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  1. Clauses Chapter 13

  2. Clause • A clause is a group of words that contains a verb and its subject. • It is used as part of a sentence or a complete sentence. • If it is part of a sentence, it depends on the rest of the sentence… making it a subordinate clause. • If it is a complete sentence, it is an independent clause.

  3. Independent Clauses • An independent clause expresses a complete thought and can stand alone as a sentence. • Examples: • Jennifer practices soccer every day. • Her team won yesterday’s game. • When an independent clause stands alone, it is called a sentence. They are usually called independent clauses when it is joined with another clause. • Examples: • After Kevin completed his homework and fed the dogs, he played some video games. • Linda ate some fruit while she did her homework.

  4. Subordinate Clauses • A subordinate clause does not express a complete thought and cannot stand alone as a complete sentence. • Examples: • If you finish on time • Which we found on the sidewalk • That Dad cooked for us • Added to a sentence, a subordinate clause adds details. • Examples: • We all enjoyed the dinner that dad cooked for us. • If you finish on time, we will go to the movies as planned. • The wallet which we found on the sidewalk belonged to Mr. Jones.

  5. Words often used to begin subordinate clauses

  6. Independent VS Subordinate • While Dad was sleeping, we decorated the house for the surprise party. • Just as Terri came in the door, the phone rang. • Before you accept the invitation, ask your mother. • Somalis, who traditionally raise and export livestock, are nomadic. • Do you know when the train should arrive? • Although he was better at social studies, he loved art. • Two uniformed soldiers guarded the entrance where an iron gate stood. • When the snow melts, these streams will fill and rush down to the valley. • The art paper that you are using really soaks up ink. • Toni Morrison, whose parents were once sharecroppers, won the Pulitzer Prize.

  7. Adjective Clauses • An adjective clause is a subordinate clause that modifies a noun or a pronoun. Remember that a subordinate clause has a subject and a verb but it cannot stand alone as a complete thought. • These clauses will * most likely* begin with our relative pronouns… that, which, who, whom, or whose. • They will answer the questions Which one? or What kind? • Be careful when identifying adjective clauses… do not get them confused with adjectives or adjective phrases. • Examples: • Adjective: a white cat • Adjective phrase: a cat with white fur • Adjective clause: a cat that has white fur (this clause has a subject – that and a verb- has)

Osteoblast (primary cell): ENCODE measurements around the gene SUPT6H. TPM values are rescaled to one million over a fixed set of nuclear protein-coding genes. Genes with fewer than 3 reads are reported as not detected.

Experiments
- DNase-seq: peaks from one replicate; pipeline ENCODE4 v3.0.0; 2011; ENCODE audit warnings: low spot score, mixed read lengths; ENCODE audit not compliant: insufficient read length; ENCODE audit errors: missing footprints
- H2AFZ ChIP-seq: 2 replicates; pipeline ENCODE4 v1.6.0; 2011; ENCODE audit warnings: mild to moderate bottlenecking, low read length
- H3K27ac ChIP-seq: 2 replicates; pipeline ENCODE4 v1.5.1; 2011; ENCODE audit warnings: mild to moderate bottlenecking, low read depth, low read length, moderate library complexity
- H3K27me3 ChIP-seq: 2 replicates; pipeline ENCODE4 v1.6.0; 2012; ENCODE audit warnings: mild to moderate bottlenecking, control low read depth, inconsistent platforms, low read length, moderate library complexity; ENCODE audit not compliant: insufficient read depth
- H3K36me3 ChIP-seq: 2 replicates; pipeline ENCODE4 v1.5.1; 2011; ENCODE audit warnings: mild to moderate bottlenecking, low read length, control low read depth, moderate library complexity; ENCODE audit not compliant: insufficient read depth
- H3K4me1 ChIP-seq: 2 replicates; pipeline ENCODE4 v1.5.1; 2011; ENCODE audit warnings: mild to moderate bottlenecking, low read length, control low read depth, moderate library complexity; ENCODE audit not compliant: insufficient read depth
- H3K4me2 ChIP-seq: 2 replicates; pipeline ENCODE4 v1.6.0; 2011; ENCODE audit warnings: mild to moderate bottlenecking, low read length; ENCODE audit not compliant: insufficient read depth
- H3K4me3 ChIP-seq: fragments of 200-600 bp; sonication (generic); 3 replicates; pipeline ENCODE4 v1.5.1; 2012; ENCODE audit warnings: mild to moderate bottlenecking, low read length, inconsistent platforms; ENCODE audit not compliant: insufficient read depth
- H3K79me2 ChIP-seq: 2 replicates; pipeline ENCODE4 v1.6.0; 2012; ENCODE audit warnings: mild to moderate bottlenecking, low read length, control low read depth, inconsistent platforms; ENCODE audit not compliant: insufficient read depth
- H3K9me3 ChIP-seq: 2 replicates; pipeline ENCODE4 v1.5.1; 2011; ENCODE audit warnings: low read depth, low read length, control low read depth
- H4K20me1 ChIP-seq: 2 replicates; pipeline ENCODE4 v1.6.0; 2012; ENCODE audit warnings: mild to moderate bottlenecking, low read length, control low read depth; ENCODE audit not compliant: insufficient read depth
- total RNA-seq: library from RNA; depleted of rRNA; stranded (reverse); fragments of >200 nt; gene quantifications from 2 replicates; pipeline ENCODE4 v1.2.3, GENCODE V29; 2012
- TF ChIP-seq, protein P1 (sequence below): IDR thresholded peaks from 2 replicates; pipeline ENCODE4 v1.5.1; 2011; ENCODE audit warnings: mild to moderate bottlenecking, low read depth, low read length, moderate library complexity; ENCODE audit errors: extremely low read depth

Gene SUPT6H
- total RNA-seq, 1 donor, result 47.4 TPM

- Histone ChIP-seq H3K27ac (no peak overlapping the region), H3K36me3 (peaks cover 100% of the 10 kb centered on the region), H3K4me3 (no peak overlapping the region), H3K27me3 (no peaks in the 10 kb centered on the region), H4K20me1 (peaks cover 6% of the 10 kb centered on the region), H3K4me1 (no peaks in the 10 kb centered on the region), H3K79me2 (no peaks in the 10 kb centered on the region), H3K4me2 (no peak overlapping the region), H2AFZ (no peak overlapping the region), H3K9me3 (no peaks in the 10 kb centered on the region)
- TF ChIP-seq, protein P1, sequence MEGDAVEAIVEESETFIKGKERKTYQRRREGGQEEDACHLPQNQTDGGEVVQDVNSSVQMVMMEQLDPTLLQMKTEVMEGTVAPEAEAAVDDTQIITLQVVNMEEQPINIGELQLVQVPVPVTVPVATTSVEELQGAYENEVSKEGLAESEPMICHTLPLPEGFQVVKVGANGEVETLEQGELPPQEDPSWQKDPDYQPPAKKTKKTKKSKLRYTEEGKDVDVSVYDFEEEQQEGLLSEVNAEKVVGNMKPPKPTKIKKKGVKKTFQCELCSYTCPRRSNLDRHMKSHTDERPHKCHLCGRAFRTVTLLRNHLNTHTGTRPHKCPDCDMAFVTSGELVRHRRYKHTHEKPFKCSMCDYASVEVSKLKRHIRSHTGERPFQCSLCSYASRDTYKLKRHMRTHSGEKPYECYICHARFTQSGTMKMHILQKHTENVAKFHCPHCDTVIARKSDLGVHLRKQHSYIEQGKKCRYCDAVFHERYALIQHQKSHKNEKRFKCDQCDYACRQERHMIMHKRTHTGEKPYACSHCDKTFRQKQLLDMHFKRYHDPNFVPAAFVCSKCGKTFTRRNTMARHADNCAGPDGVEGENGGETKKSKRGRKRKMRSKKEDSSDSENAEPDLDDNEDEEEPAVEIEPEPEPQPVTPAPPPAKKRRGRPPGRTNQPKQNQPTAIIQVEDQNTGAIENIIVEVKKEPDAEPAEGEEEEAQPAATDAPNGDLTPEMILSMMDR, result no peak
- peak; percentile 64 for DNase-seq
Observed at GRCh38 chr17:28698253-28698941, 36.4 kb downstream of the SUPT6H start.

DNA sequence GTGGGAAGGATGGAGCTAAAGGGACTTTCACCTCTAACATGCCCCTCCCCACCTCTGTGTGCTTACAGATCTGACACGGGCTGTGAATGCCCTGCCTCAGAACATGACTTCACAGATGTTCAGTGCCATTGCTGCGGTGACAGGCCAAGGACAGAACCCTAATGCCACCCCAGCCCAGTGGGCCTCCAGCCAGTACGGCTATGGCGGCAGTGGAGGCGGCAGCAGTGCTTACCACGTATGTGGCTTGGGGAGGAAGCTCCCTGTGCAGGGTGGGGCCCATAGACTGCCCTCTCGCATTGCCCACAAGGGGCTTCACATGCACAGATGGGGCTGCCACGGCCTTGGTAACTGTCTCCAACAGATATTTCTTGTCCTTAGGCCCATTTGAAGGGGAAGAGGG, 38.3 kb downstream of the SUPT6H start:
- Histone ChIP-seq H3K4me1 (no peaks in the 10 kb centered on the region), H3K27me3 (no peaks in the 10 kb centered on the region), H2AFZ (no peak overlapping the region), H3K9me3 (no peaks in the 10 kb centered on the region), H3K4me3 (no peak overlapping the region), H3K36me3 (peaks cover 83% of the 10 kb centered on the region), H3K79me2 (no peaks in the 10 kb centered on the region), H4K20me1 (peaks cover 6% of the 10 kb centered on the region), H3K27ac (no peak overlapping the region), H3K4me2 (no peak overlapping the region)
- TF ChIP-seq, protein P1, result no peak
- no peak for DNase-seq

8. Finding Adjective Clauses • Jadee, whose aunt once rode on the space shuttle, is visiting her this summer. • Grandfather gave me that arrowhead, which has been in our family for generations. • The doctor looked at the notes that the nurse had written. • What was the name of the man who helped us? • Panama hats, which are prized far and wide, are woven of jipijapa leaves. • We could not have done it without Harry, whose skill saved the day. • Have you heard of Sister Juana Ines de la Cruz, the Mexican nun who championed women’s rights in 1691? • Argentina’s pampas, where fine herds of cattle graze, offer ranchers rich and vast grasslands. • Since ancient times, Asian ginger has been prized for the tang that it gives many dishes. • Ric, whom Doris calls “The Prince,” is always a good sport.

  9. Adverb Clauses • An adverb clause is a subordinate clause that modifies a verb, adjective, or another adverb. Remember that a subordinate clause has a subject and a verb but it cannot stand alone as a complete thought. • They will answer the following questions: How? When? Where? Why? To what extent? How much? How long? or Under what conditions? • Be careful when identifying adverb clauses… do not get them confused with adverbs or adverb phrases. • Examples: • Adverb: Shyly, the toddler hid behind his mother. • Adverb phrase: With a shy smile, the toddler hid behind his mother. • Adverb clause: Since the child was shy, she hid behind her mother. (this clause has a subject – toddler and a verb- was)

  10. Finding Adverb Clauses • Tiny wildflowers sprang up wherever they could. • Unless you want to sink, do not pull that large plug at the bottom of the boat. • Wind blew softly across the sand dunes while the caravan made its way home. • As soon as the cows come in, they must be fed. • To our surprise, when we entered the woods, a dozen armadillos were foraging right in front of us. • Although the piano had not been used for some time, it was still in tune. • Unless the shipment arrives today, the order will not be ready on time. • Because the airplane had been painted yellow, it was easily seen from the ground. • I’m not going if you’re not going. • I had never heard anyone sing as he did.

  11. Independent VS Subordinate ANDAdjective VS Adverb • Camels stamped and bellowed in annoyance when packs were put on them. • Aloe plants, which originated in Africa, are now widely available in the United States. • As far as scientists can tell, there is no connection between these two events. • If you adjust the blinds, you won’t have that glare on your monitor. • The castanets, which were quite old, had been Melanie’s grandmother’s. • You were always singing when you were little. • Three Indian elephants patiently towed two logs that had just been cut. • Stay with us as long as you want. • Southeast Asia depends heavily on the seasonal rain that the monsoons bring. • The Forbidden City, where China’s emperors lived, is enclosed by walls.